In honor of Hispanic Heritage Month today's blog entry is an article by María-Belén Moran a Public Affaires Specialist with the Centers for Disease Control and Prevention. She is also a Crisis and Emergency Risk Communication Trainer. To read the article in English, you can use an online translator

Imagínense que acaba de perder la electricidad en su vivienda, ya sea por un temblor, un tornado,la explosión de una fábrica, o una bomba. ¿Ahora que va a hacer? ¿Va a salir de su vivienda o quedarse en ella? ¿Tiene una linterna? ¿Velas? ¿Fósforos? ¿Una radio que funcione con baterías? ¿Tiene baterías? ¿Ud. o alguien en su familia toma medicamentos que necesitan refrigeración? ¿Si usa lentes, los tiene a la mano? ¿Tiene mascotas?

Toco madera, pero si un desastre ocurre sé que mi familia va a querer estar informada. En caso que la tecnología falle tenemos una radio a baterías en nuestro kit de emergencias. También tenemos linternas y baterías extras. Durante el verano hubieron lluvias muy fuertes en el estado de Georgia, donde vivimos, y pasamos muchas noches en el sótano. Tomamos agua, cenamos galletas con atún y mayonesa y verduras de lata. Lo que si nos faltó fue algo dulce de postre, así que desde entonces quiero poner chocolates en el kit, pero parece que la necesidad de chocolate es siempre una emergencia en casa. Otra cosa que debo añadir son juegos para distraernos así como una tarjeta para llamar al extranjero.

El tener un plan para emergencias nos ayuda en esas primeras horas en el que no sabemos muy bien que pasa, que pasará y por cuanto tiempo. Vivimos en una zona enla que pueden ocurrir tornados y sabemos que cuando escuchamos las sirenas tenemos que ir al sótano. Igual la incertidumbre no desaparece, pero como tenemos un plan, no hay órdenes conflictivas sobre que es lo que tenemos que hacer en ese momento.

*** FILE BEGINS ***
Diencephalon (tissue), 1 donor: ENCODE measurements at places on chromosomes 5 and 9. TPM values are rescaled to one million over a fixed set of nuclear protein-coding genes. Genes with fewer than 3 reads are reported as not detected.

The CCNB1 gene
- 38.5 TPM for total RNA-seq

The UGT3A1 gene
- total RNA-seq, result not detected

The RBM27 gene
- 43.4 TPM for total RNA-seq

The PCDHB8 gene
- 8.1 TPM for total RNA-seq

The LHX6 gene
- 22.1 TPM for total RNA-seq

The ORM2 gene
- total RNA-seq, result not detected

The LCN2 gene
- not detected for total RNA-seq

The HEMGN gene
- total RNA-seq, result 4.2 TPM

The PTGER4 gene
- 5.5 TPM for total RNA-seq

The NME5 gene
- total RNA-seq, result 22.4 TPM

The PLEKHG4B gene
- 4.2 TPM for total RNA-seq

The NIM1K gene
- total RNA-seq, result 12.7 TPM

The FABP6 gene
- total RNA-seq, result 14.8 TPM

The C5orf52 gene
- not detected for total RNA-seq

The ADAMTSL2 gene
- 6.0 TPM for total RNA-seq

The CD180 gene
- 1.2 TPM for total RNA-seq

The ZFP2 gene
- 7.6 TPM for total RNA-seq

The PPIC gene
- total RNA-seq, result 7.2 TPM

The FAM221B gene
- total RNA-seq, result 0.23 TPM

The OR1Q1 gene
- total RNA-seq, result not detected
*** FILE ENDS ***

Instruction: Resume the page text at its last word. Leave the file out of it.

Existen muchos recursos para ayudarlos a planear para las emergencias que puedan ocurrir en la región donde vive, como la de la Asociación Americana de Salud Pública (APHA) y su campaña de Get Ready. Es recommendable que también se familiarize con los planes de su ciudad. Acuérdese que los rescatistas van a enfocar sus esfuerzos en las zonas más afectadas y en los pobladores más perjudicados. Usted puede ayudarles a cumplir su heroica misión evitando que su familia se convierta en víctima.

Friday, October 07, 2011

Taking steps to protect your child’s health

Earlier this week, Child Health Day was marked around the nation. The celebration is a good reminder that we can all help kids live a lifetime of good health by promoting things like safety and disease prevention.

One way to help kids live a healthy life is through preparedness, including getting ready for infectious diseases such as the flu. Flu season is just around the corner, and the Centers for Disease Control and Prevention recommends that all children ages 6 months and older be vaccinated annually. The Get Ready campaign offers free fact sheets on why it’s important for your children and teens to receive their vaccinations.

Many drugstore and grocery stores now offer flu shots in their pharmacies, or you can use’s free online locator to find a flu clinic near you. Kids can also stay disease-free through regular and thorough hand-washing.

It’s also important to help kids be prepared for disasters and emergencies. Disasters can be scary for children, so it’s key to prepare them in advance for things that might happen. Check out the Get Ready campaign’s free child-level fact sheet for preparing kids for disasters or download our fact sheet aimed at parents.

Let’s help our kids get a safe and healthy start to life.